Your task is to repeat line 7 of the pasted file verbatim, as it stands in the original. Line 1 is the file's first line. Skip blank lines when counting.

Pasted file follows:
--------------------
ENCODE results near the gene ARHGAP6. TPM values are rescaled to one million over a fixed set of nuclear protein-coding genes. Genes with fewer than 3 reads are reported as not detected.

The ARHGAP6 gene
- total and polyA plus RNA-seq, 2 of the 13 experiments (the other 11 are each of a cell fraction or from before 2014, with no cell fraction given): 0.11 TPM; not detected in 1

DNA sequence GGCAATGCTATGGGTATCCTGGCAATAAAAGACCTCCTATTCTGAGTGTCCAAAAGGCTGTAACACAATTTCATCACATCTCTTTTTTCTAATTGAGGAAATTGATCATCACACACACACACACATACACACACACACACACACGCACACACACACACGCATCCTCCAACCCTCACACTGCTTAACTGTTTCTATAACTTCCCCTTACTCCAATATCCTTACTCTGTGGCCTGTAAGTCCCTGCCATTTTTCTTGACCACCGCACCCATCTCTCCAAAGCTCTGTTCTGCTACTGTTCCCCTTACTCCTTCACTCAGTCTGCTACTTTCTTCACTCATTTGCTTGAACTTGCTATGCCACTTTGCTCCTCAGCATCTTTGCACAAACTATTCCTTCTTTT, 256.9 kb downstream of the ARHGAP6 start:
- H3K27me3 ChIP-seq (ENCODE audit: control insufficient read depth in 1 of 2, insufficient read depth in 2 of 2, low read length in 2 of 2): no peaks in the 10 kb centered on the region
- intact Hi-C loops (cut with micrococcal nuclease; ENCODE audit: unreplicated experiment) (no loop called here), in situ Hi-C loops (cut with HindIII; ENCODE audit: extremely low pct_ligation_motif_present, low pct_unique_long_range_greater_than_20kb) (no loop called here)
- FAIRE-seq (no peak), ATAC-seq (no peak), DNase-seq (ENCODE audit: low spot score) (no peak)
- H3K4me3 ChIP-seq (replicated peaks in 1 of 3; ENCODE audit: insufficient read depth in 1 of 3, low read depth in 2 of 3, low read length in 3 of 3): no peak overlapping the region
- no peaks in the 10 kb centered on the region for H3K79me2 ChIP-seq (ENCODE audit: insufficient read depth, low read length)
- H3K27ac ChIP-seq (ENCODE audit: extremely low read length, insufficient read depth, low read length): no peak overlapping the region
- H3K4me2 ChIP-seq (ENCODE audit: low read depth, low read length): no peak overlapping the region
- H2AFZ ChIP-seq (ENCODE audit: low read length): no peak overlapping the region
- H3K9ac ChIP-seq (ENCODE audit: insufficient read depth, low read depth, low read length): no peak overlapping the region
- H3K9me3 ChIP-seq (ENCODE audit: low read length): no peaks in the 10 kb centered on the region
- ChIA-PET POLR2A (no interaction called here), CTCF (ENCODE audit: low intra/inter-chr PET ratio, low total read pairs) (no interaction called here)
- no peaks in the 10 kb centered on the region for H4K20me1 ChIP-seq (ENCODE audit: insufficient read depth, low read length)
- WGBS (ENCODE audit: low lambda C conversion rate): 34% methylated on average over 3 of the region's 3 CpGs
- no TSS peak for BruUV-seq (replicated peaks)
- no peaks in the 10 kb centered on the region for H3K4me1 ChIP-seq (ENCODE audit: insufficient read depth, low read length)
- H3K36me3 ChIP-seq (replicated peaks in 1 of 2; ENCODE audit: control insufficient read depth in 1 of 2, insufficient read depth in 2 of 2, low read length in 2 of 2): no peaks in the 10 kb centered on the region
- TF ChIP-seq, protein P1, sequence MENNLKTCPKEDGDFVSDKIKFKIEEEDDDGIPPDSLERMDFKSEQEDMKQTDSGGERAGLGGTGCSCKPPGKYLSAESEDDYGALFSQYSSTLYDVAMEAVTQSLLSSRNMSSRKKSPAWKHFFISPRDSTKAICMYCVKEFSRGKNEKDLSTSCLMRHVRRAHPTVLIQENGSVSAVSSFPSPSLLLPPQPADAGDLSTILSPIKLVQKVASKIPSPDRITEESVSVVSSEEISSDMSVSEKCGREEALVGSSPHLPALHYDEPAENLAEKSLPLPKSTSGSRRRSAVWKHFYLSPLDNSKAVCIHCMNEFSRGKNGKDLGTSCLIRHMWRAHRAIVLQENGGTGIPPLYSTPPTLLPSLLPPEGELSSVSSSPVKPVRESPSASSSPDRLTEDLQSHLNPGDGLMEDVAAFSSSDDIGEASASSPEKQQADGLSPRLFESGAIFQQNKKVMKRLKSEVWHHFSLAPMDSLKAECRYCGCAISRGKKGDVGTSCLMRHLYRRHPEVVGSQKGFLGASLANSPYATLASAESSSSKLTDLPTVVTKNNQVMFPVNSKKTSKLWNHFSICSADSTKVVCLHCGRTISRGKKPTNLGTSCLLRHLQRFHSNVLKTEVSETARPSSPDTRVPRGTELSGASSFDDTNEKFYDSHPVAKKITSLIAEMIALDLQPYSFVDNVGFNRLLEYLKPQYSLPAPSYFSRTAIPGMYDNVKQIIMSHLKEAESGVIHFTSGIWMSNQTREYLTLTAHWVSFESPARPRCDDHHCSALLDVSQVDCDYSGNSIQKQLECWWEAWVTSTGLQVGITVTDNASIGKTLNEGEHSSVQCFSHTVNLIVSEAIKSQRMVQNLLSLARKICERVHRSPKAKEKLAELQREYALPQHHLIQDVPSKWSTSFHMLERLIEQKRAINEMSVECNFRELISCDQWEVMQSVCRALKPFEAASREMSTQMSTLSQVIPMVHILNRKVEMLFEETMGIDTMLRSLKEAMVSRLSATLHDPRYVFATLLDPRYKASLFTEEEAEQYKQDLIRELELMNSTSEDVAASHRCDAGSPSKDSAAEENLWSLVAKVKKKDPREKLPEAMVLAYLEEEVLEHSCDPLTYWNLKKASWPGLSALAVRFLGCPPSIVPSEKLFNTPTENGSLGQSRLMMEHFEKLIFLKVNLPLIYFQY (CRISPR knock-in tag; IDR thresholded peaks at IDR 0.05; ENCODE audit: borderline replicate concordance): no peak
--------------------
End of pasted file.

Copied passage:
- FAIRE-seq (no peak), ATAC-seq (no peak), DNase-seq (ENCODE audit: low spot score) (no peak)